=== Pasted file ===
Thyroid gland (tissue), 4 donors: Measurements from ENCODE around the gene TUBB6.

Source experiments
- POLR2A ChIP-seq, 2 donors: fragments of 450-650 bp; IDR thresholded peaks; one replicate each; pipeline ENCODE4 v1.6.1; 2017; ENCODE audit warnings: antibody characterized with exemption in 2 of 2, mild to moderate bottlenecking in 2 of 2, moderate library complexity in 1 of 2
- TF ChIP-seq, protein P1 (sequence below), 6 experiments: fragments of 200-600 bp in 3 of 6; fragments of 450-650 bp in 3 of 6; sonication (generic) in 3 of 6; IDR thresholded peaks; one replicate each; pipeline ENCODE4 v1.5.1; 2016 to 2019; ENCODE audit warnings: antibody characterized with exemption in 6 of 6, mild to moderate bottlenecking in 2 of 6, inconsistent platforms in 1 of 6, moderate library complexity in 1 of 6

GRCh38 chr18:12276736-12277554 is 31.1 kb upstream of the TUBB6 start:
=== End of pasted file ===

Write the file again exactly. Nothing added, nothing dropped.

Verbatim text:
Thyroid gland (tissue), 4 donors: Measurements from ENCODE around the gene TUBB6.

Source experiments
- POLR2A ChIP-seq, 2 donors: fragments of 450-650 bp; IDR thresholded peaks; one replicate each; pipeline ENCODE4 v1.6.1; 2017; ENCODE audit warnings: antibody characterized with exemption in 2 of 2, mild to moderate bottlenecking in 2 of 2, moderate library complexity in 1 of 2
- TF ChIP-seq, protein P1 (sequence below), 6 experiments: fragments of 200-600 bp in 3 of 6; fragments of 450-650 bp in 3 of 6; sonication (generic) in 3 of 6; IDR thresholded peaks; one replicate each; pipeline ENCODE4 v1.5.1; 2016 to 2019; ENCODE audit warnings: antibody characterized with exemption in 6 of 6, mild to moderate bottlenecking in 2 of 6, inconsistent platforms in 1 of 6, moderate library complexity in 1 of 6

GRCh38 chr18:12276736-12277554 is 31.1 kb upstream of the TUBB6 start: